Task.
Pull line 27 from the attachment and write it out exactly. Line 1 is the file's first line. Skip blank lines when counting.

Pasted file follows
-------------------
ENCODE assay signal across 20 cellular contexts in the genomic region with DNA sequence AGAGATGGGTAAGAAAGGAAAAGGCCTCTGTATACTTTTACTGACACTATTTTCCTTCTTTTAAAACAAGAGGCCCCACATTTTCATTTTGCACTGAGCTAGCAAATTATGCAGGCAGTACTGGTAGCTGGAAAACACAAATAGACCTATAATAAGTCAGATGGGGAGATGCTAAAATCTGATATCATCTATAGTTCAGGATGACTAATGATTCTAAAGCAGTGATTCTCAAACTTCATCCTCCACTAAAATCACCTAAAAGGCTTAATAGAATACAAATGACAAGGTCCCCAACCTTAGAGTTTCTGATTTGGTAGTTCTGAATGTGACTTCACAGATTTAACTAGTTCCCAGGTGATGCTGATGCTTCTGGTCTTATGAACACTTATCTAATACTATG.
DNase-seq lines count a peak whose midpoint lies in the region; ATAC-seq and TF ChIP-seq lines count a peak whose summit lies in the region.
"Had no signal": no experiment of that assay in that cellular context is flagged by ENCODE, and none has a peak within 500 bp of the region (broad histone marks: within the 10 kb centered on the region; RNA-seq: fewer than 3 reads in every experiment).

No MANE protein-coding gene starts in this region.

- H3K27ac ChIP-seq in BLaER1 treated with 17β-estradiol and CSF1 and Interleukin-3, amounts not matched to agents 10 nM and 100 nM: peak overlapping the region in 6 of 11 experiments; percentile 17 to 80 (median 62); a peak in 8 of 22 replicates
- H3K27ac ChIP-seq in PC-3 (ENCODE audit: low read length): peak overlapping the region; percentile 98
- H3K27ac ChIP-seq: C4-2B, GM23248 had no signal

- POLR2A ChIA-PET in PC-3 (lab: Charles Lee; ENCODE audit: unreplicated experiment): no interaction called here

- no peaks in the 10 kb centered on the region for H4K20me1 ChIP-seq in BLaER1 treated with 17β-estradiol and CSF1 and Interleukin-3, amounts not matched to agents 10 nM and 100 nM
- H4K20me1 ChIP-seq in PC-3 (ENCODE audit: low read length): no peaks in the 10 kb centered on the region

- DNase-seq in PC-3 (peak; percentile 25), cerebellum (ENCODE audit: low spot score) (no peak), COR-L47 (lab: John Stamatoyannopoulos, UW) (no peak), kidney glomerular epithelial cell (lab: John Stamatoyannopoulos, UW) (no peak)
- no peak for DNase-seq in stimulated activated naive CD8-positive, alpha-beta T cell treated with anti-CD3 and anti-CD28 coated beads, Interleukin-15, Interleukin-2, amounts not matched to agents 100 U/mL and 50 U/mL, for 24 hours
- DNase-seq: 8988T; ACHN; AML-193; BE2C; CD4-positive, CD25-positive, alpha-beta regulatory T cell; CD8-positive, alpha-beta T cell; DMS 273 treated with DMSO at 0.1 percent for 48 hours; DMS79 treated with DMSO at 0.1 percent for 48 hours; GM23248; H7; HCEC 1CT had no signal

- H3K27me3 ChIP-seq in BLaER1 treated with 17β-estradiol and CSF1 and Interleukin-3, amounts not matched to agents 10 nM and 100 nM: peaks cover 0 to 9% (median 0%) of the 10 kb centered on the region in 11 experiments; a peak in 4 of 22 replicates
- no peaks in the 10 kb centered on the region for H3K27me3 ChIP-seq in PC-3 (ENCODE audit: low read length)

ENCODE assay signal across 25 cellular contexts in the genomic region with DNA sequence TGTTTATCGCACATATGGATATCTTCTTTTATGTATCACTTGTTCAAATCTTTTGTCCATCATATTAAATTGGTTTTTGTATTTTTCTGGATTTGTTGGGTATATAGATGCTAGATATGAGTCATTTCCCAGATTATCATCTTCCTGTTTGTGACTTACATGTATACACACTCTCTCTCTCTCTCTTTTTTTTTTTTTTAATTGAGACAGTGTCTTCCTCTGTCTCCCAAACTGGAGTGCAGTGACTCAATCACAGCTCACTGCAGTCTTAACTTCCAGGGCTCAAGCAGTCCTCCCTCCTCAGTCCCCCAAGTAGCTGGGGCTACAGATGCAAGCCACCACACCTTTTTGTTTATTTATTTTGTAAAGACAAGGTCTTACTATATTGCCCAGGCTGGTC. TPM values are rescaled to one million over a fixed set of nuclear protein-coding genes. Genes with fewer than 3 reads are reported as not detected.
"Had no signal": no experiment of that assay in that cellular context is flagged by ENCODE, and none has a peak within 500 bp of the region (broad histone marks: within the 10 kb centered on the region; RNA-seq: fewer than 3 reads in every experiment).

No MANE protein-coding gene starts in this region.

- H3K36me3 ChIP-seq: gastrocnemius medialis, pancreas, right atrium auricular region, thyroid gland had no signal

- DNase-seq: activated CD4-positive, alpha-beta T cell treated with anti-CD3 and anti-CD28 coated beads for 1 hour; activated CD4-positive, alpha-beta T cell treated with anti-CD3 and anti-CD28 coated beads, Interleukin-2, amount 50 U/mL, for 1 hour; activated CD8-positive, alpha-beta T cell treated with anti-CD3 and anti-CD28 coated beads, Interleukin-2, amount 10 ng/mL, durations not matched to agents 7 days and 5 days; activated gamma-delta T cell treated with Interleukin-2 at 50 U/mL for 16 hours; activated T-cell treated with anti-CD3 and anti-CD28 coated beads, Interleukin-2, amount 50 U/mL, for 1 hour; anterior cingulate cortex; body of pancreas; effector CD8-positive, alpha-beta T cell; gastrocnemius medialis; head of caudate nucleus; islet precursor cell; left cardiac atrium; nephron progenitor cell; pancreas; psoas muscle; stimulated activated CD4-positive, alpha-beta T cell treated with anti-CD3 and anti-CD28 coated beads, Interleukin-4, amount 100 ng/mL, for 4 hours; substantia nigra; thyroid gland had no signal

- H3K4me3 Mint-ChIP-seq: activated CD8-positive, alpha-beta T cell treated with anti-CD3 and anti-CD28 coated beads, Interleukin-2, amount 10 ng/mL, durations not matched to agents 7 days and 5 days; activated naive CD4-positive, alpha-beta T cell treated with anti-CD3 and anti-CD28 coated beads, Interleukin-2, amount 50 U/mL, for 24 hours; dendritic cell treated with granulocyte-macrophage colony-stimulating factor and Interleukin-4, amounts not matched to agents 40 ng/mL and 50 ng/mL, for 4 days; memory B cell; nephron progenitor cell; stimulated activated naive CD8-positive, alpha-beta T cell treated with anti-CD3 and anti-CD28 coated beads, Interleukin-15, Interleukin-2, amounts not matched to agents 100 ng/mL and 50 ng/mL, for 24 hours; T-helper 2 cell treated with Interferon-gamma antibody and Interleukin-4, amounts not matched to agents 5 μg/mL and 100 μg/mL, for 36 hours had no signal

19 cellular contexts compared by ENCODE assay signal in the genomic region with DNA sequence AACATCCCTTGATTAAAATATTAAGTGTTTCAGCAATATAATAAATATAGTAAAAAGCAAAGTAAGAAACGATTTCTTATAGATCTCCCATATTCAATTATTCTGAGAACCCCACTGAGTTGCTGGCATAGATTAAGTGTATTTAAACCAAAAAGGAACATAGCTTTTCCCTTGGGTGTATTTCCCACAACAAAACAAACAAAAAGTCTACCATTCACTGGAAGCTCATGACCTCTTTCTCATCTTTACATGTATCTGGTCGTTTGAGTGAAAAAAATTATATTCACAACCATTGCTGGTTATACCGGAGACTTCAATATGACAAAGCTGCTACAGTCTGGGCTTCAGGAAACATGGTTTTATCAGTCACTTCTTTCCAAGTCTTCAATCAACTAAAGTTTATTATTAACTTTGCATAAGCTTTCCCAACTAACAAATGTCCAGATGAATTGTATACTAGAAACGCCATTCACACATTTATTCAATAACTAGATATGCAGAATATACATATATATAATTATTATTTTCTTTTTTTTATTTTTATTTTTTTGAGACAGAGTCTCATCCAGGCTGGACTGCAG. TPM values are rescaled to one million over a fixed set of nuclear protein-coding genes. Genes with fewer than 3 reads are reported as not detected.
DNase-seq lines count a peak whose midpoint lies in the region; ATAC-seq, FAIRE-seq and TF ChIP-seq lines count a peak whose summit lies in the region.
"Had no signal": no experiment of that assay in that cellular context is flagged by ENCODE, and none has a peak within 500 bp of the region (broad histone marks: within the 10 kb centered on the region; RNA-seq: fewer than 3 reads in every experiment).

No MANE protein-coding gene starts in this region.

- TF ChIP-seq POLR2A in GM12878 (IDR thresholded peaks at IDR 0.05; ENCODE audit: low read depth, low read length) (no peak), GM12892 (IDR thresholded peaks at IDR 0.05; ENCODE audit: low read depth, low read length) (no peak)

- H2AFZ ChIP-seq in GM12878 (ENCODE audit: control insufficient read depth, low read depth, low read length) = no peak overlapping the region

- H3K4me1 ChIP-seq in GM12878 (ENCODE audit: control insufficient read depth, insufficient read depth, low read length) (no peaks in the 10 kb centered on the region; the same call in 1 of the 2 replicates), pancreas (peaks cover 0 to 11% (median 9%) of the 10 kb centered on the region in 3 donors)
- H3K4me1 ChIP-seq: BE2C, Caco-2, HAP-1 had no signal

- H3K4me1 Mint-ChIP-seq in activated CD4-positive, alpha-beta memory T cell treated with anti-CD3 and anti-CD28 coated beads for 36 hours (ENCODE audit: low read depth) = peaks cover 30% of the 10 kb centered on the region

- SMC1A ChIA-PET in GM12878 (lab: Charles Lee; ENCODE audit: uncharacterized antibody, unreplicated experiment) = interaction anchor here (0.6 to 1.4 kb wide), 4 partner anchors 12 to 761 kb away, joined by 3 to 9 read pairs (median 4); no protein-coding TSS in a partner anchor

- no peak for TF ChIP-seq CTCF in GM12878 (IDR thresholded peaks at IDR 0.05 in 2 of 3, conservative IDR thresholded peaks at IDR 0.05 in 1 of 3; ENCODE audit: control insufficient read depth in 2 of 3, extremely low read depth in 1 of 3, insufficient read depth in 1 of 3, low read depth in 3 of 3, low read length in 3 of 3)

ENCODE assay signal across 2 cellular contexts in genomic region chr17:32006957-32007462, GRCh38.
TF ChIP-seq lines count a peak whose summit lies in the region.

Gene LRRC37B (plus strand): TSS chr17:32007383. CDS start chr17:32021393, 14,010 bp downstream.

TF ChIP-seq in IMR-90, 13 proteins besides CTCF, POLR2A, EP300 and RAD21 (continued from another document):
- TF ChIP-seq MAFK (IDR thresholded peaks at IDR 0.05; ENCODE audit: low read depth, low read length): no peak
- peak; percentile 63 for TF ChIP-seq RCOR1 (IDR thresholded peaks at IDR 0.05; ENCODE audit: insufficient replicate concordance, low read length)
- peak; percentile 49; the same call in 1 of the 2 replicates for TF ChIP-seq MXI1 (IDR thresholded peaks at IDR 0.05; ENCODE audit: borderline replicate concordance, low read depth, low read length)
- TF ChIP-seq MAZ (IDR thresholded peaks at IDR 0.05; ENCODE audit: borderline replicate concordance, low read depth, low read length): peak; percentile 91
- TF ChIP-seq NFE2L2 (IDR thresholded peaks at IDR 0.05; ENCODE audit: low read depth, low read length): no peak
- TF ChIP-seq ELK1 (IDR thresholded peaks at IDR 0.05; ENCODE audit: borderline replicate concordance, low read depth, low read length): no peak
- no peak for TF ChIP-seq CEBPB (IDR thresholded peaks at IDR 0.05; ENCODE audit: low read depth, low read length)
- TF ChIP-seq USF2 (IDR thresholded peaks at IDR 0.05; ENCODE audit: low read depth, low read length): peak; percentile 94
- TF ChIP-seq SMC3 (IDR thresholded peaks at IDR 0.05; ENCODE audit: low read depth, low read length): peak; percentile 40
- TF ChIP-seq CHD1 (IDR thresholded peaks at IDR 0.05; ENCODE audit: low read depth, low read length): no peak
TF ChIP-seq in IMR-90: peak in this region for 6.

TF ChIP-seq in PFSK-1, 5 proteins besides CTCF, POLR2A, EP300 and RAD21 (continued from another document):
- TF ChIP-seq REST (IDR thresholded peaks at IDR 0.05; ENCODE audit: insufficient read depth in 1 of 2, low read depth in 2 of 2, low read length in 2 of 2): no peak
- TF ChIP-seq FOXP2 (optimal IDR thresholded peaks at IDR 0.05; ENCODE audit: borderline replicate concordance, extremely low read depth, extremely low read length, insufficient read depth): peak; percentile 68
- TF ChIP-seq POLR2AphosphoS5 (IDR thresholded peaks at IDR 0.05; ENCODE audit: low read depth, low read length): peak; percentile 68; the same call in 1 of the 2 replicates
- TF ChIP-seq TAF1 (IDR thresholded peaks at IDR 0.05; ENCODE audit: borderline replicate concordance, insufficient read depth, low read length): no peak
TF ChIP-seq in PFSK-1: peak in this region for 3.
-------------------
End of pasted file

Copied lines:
- H2AFZ ChIP-seq in GM12878 (ENCODE audit: control insufficient read depth, low read depth, low read length) = no peak overlapping the region